Chile is a key country for seabird conservation globally. Its nutrient-rich waters are home to important albatross, petrel and shearwater breeding colonies, as well as foraging areas for seabirds of conservation concern from other parts of the Pacific Ocean. The Humboldt Current System off the coast of Chile is also host to important artisanal and industrial fisheries, including purse-seine fleets targeting forage fish and trawl fleets targeting Chilean Hake Merluccius gayi and Hoki Macruronus magellanicus.
Since the inception of the Albatross Task Force in Chile in 2007, BirdLife International’s Marine Programme (BIMP) and CODEFF – Chile (Comité Pro-Defensa de la Flora Y Fauna) have supported a dedicated team of bycatch mitigation experts with the aim of demonstrating how to reduce seabird bycatch on board fishing vessels.
Among the most bycaught seabirds in Chile are ACAP-listed species such as the Black-browed Thalassarche melanophris and Vulnerable Salvin’s T. salvini Albatrosses (in trawl fleets) and the Vulnerable Pink-footed Shearwater Ardenna creatopus, a Chilean breeding endemic, in purse-seine fisheries. The list also includes other species with decreasing populations, such as the Near Threatened Sooty Shearwater A. grisea (click here).
Over the years, new bridges have been built between the Albatross Task Force in Chile and the fishing industry. This has been made possible thanks to the collaboration of the Association of Industrial Fisheries of Chile (La Asociación de Industriales Pesqueros, ASIPES), made up of six purse-seine and trawl companies with c. 6500 employees in one of the largest fishing regions in south-central Chile.
This ongoing collaboration has culminated in BIMP and ASIPES signing a cooperation agreement this month, aimed at promoting and implementing the use of seabird bycatch mitigation measures in the fleets that fall under ASIPES, as well as training fishing crews in best practices on land and at sea, including waste management, safely handling and rescuing seabirds, and avoiding fishing gear discards, amongst others.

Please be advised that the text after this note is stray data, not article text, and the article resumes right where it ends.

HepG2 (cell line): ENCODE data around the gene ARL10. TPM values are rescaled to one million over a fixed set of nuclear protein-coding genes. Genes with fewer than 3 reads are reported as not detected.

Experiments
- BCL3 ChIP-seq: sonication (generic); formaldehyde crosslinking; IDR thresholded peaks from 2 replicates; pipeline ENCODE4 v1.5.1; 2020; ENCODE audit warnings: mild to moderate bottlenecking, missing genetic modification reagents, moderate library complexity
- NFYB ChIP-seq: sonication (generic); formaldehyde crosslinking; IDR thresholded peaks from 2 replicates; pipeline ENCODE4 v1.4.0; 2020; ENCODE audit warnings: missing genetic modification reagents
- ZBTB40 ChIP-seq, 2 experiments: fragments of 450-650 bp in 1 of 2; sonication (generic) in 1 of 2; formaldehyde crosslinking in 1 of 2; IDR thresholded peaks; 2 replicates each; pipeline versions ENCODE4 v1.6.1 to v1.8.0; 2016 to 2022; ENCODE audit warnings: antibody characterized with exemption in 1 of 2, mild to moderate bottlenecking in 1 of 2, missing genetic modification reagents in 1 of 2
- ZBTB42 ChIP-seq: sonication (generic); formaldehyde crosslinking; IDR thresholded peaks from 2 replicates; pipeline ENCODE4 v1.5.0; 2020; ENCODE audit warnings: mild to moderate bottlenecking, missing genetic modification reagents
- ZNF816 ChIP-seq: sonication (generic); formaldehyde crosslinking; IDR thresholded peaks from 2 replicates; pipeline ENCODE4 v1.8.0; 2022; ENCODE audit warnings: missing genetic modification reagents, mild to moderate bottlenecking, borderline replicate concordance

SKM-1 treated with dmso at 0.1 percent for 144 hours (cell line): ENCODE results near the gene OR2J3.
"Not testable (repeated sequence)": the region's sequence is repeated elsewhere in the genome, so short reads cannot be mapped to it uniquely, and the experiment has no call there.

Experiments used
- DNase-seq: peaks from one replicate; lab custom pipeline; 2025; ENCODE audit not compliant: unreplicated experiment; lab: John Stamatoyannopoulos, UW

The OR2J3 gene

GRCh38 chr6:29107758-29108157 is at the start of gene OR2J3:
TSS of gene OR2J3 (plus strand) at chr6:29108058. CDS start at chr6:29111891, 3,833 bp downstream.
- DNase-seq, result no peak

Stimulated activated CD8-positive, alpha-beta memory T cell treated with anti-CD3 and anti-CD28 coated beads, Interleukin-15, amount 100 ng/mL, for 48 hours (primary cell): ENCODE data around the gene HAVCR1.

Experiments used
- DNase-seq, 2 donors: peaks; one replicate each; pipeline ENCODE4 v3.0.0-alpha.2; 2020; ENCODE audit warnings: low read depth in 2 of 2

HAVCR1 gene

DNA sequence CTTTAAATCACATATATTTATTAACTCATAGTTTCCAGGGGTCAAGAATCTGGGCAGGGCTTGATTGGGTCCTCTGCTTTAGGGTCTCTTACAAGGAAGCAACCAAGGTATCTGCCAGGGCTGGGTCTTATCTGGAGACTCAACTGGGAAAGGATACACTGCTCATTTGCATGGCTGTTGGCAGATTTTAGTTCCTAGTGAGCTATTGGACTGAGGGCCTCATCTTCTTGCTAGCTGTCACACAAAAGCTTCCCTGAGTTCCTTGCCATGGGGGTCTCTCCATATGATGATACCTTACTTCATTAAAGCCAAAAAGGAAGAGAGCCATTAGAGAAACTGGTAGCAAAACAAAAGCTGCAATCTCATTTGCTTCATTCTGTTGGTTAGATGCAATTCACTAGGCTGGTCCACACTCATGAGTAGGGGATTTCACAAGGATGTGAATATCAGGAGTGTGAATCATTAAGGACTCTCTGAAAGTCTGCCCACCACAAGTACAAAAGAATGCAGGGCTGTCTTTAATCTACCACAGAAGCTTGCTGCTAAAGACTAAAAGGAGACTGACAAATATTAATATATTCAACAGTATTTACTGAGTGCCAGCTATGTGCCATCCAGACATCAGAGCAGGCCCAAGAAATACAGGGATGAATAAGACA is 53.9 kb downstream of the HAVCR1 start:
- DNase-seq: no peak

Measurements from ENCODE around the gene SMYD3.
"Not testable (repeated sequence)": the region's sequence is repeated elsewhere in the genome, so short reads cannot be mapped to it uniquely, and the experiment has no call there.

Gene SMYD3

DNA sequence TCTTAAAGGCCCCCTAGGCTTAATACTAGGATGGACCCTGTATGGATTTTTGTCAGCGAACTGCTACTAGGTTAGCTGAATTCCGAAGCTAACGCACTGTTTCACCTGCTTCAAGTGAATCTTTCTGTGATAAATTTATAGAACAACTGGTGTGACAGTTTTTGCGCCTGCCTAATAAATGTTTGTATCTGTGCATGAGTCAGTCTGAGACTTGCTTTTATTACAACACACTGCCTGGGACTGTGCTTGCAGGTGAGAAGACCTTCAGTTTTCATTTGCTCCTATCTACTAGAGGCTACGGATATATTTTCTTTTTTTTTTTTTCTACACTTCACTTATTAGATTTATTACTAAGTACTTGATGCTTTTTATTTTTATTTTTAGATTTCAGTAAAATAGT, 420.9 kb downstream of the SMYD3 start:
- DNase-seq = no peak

Esteban Frere (BirdLife International Marine Programme) and Macarena Cepeda, President, ASIPES sign the agreement, photographs by Jose Luis Saavreda
"...This is the first agreement of its kind between a productive fishing association and this type of organization to encourage the implementation of best practices on board..." (Macarena Cepeda, President, ASIPES)
"...This agreement is very important, as it seeks [to expand] the joint work between an NGO and the fishing industry towards finding best practices..." (Esteban Frere, BirdLife International Marine Programme).
“…It is an important advance, since this collaboration is aligned with the requirements of SERNAPESCA [Servicio Nacional de Pesca y Acuicultura, Chile] to reduce discards and bycatch. This allows us to have more environmentally-friendly fisheries...” (Claudio Báez, Director, National Fisheries and Aquaculture Service, SERNAPESCA-Biobío).
The commitments outlined in the cooperation agreement encompass a wide range of ideas and activities to support the use of best practices in these fisheries in the long-term. The first step was the recognition of the seabird bycatch problem in fisheries. Moving forward, there is now an opportunity to identify alternatives and reduce our impacts on seabird populations through this inclusive and collaborative initiative.
Read an account of the signing of the cooperation agreement in Spanish here.
Cristián G. Suazo, Albatross Task Force – Chile, BirdLife International, 30 August 2019